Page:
I started last year unemployed and in need of creative inspiration to help me keep going on in—what felt at the time—the deluded belief that I could still be an employable writer. I am forever a literary nerd who is turned on by words, so it makes sense that it’s in the words of people I admire that I would find solace.
Here are the words I wrote down in my journal that helped me grit through six months of funemployment:
1. “I wrote my own deliverance.”
I’ve been told by musically-smart friends that “Hurricane” is arguably one of Lin-Manuel Miranda’s weakest songs in his musical “Hamilton,” but I’m still moved by his bold declaration. Miranda as America’s first Treasury Secretary Alexander Hamilton is recalling when Hamilton was lower than low: a soon-to-be orphan who has just survived a hurricane that has crushed his island home.
“When my prayers to God were met with indifference /
I picked up a pen /
I wrote my own deliverance”
Even as all the family he knows is dying or killing himself around him, even as everyone around him sees little value in him, Alexander Hamilton maintains the arrogance it takes to keep on living, to see yourself as something worth saving.
It works. Young Hamilton writes a poem about his suffering that is so good it inspired benefactors to pay for his education. (Ironically, Hamilton is remembering this moment of confidence right before it sours into hubris, and he self-destructs his personal life, but we all are large, we contain multitudes!)
When I felt outmatched for a project I wanted to do, this is the kind of confidence I would remind myself to channel.
2. “I’m having lunch with my son.”
“I went to go see [the late journalist David Carr] in late January 2015 for lunch at the Times, during a workday. People were coming up to him in the lunchroom, and he just shooed them away, telling them, ‘I’m having lunch with my son.’ I was having a rough time with something at the time and he just kept saying, ‘I’m not worried about you. I’m not worried about you. You’ll be fine.’ We went downstairs afterwards, and I remember it was raining. He lit a cigarette, and we talked for a few more minutes. Then he hugged me, told me he loved me and went back inside. That was the last time I ever saw him. He just worked so hard, and yet, helping and mentoring me always seemed just as important as anything else he had to do.”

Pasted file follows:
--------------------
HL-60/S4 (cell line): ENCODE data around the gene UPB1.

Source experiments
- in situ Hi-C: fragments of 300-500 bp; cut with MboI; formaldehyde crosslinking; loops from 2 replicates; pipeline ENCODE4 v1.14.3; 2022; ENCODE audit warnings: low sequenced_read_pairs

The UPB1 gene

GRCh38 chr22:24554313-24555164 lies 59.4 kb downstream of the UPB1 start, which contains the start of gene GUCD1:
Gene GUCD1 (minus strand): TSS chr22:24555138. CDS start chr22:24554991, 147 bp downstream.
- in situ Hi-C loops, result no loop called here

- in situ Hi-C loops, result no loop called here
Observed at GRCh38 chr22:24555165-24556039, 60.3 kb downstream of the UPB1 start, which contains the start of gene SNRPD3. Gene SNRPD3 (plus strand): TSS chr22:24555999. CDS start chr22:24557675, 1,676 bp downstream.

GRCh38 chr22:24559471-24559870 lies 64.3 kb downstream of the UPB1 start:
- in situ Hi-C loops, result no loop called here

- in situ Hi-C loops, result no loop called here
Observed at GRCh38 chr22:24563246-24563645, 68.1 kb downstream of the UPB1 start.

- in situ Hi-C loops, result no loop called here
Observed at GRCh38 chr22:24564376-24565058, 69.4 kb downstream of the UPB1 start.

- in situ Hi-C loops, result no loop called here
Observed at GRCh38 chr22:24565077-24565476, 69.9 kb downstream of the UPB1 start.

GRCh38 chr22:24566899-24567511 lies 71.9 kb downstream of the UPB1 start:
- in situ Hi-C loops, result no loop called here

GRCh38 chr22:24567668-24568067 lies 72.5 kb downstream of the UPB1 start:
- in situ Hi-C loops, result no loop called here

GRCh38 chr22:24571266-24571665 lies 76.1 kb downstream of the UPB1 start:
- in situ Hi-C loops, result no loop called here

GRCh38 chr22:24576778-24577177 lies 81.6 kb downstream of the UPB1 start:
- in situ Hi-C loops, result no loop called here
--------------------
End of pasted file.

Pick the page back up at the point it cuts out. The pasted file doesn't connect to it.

—Sridhar Pappu, journalist, former intern at Washington City Paper on being mentored by David Carr
This is the mentorship story I think about now that I’m employed and am in a position where I can give back the way people did for me. My “I’m having lunch with my son” moment happened shortly after I was laid off. I reached out to a successful mentor figure who I had only met a few times. It had been over a year since I last talked to him. I expected him to write me a short It Gets Better Kid email, because that’s what many others did when I told them what had happened. Instead, he did much more. He reserved us a table at a restaurant where we talked for hours. In between bites of delicious food, he listened to all my worries and earnestness and, most importantly, he took me seriously, more seriously than many of my previous bosses had. The next day, he CC:d me on emails to editors he knew, calling me a “talented editor” who they should meet. At that point, weeks of job rejections were eroding my self-esteem, seeing him vouch for me and call me a talented journalist helped me believe that I was.
I still think about that kindness. Someday, I promise I will return the favor. When others come to our table, I’ll shoo them away —“I’m having lunch with my son.”
3. “There is a supreme moment of destiny calling on your life.”